Why Is There Water in My Headlights?


You’ve walked out to your car only to realize you have what seems like water droplets inside your headlight. Your first thought is probably along the lines of “How do I remove this fog from my headlights?” I know you’re reading this to find out why it happens and how to prevent it. First, we’ll explain condensation and how it happens in your headlight. Then, we’ll share our tips and tricks on how to remove and prevent water build-up inside those headlights.

Water intrusion inside headlightPicture by Matt Graham from Headlight Junkies




The answer is simple, you get water in your headlights from the process of condensation. Condensation, by definition, is the conversion of a vapor or gas into a liquid. In this case, water will collect as droplets on a cool surface when humid air comes in contact with it. Most condensation takes form in variations of misting, fogging, or even small to large droplets. Condensation is a normal process and can happen especially after a change in weather. The misting within the headlight will dissipate on its own. However, if you have excess amounts of condensation then there could be an underlying issue with the headlight itself.

Excess amount of condensation in headlightPhoto by Shawon Razzaque of Headlight Junkies

If you have an invasion of water in your headlight, it could lead to further issues. An excess amount of water build-up might also hint at the headlight having damage, whether that’s a hairline crack in the lens or a failing seal. This water build-up could have the potential to damage the internals of your headlight, making the whole unit useless.

Headlights naturally generate heat when in use, bulbs create heat, and that heat will be transferred through the headlight housing. Because of this heat, headlights need to have a way to ventilate and regulate internal temperatures. Due to the process of thermal convection, condensation will occur when the warm air moves up, the cool air moves down, and the two meet. If there is damage to the headlight which prevents this process from happening, you will start to notice condensation that builds up heavier and forms larger water droplets.




Now you know why condensation happens, but how do you remove excess amounts of water from your headlight? In most cases, you really don’t need to do anything. Depending on your local weather, the condensation might be completely normal and will disappear once the temperatures have balanced out. However, if you’re unlucky enough to be stuck with pesky moisture that won’t go away, we have a few tips on how to fix that.

Condensation build up in headlights
    • One of the first suggestions you’ll read or hear will be applying heat to the headlight. You can use a hairdryer or a heat gun to up the lenses, hoping that the condensation then dries out.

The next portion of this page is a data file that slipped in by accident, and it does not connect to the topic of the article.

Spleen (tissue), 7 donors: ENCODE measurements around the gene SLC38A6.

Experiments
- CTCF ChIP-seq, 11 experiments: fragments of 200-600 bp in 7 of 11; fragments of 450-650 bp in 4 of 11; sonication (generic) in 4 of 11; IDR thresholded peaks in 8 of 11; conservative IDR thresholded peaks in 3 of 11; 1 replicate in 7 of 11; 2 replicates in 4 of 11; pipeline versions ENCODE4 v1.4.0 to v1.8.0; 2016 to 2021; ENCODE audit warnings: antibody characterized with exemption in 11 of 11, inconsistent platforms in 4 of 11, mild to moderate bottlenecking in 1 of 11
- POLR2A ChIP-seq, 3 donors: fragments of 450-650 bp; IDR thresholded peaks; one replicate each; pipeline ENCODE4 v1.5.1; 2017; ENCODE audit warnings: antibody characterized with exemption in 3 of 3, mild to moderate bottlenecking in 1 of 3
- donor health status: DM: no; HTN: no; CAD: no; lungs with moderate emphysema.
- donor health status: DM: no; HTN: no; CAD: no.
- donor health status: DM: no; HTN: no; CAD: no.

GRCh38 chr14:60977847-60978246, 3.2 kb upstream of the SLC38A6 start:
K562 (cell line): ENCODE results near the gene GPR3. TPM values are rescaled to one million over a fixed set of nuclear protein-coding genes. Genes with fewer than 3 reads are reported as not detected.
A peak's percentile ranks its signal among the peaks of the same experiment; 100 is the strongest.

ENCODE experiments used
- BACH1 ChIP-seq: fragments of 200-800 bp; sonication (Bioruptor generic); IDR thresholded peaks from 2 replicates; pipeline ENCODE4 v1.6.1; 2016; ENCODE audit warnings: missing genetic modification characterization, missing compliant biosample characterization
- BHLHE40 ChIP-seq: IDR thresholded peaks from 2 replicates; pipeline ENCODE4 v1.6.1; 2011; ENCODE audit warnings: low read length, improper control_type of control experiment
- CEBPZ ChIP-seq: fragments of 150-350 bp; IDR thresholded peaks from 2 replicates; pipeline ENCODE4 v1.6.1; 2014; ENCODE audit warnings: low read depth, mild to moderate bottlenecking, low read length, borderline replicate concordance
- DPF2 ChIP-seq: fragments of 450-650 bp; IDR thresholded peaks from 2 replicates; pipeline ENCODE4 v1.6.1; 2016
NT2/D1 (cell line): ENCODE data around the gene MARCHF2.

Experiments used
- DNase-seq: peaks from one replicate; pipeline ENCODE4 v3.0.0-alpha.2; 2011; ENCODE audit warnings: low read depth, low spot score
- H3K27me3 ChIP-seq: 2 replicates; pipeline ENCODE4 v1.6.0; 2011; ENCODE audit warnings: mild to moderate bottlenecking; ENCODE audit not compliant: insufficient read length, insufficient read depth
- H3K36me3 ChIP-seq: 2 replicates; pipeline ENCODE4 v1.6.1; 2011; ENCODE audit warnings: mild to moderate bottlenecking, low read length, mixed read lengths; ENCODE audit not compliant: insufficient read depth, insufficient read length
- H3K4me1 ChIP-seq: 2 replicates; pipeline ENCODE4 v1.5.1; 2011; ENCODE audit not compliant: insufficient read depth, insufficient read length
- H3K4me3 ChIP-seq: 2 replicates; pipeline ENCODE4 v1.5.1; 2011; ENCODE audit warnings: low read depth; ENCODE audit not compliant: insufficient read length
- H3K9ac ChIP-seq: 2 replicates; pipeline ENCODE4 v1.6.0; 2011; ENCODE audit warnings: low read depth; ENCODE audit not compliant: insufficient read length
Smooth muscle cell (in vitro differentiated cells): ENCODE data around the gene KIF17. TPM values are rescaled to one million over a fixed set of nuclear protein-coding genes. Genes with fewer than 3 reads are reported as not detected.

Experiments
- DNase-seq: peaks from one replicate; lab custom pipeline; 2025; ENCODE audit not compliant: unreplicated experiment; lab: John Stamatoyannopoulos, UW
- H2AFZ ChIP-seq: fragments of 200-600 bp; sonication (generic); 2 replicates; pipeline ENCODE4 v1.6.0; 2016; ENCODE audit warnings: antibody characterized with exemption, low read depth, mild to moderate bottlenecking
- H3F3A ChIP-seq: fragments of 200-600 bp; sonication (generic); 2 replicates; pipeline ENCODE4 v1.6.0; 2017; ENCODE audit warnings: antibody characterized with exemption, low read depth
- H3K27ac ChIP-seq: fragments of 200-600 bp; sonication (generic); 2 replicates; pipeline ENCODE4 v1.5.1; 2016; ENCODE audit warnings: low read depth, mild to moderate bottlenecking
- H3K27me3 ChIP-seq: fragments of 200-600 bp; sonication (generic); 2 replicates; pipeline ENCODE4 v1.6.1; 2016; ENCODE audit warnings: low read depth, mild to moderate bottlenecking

• If you don’t have a heating element, you can also try using the sun. Remove the headlight bulbs and the dust cap and park in direct sunlight to recreate the same effects from above.
    • If you’re trying to combat condensation in a place without a lot of sunlight or natural heat to help, the next best solution is to keep the vehicle away from water. This includes when it rains or even taking it through a car wash. Let the headlights dry out on their own time.

These methods are an easy way to help remove water from inside your headlight. But how do you prevent water from getting there in the first place?

One of the first things to check when searching for issues would be the vents on the headlight. Are the vents intact, plugged, or damaged? If the vents on the headlight are fine, it is time to assess the assembly for cracks. Look carefully at the back of the housing and on the lenses. If no damage is found to the headlight, then it’s time to consider the possibility that the seal has broken. Don’t panic yet – this can be an easy fix too. We have created a step-by-step tutorial on how to re-seal your headlight using the Morimoto Retrorubber. If this job seems too involved for your liking, you can also find OEM replacement housings from reputable companies like TYC or Eagle Eyes.

Morimoto RetrorubberHeadlight Re-Sealing Tools
Starting at $21.20
Buy Now!



Condensation in your headlight isn’t a reason to stress, in most cases, this is just a normal process. If you find yourself battling with excess amounts of water intrusion, we hope this article helps explain why it happens and what you can do to prevent it. It is important to determine if you are dealing with simple condensation or excess amounts of moisture so you can confidently determine your next steps. Whether that is re-sealing the headlight or replacing the unit altogether, The Retrofit Source is here to help guide you to the best solutions.

If you are more of a visual learner, check out our YouTube channel where we test and review new headlight upgrades. While you are there, do not forget to like and subscribe to our channel for the latest lighting upgrades for your vehicle.

Have any questions about any products we mentioned? Contact us today, and our customer support team will be happy to help.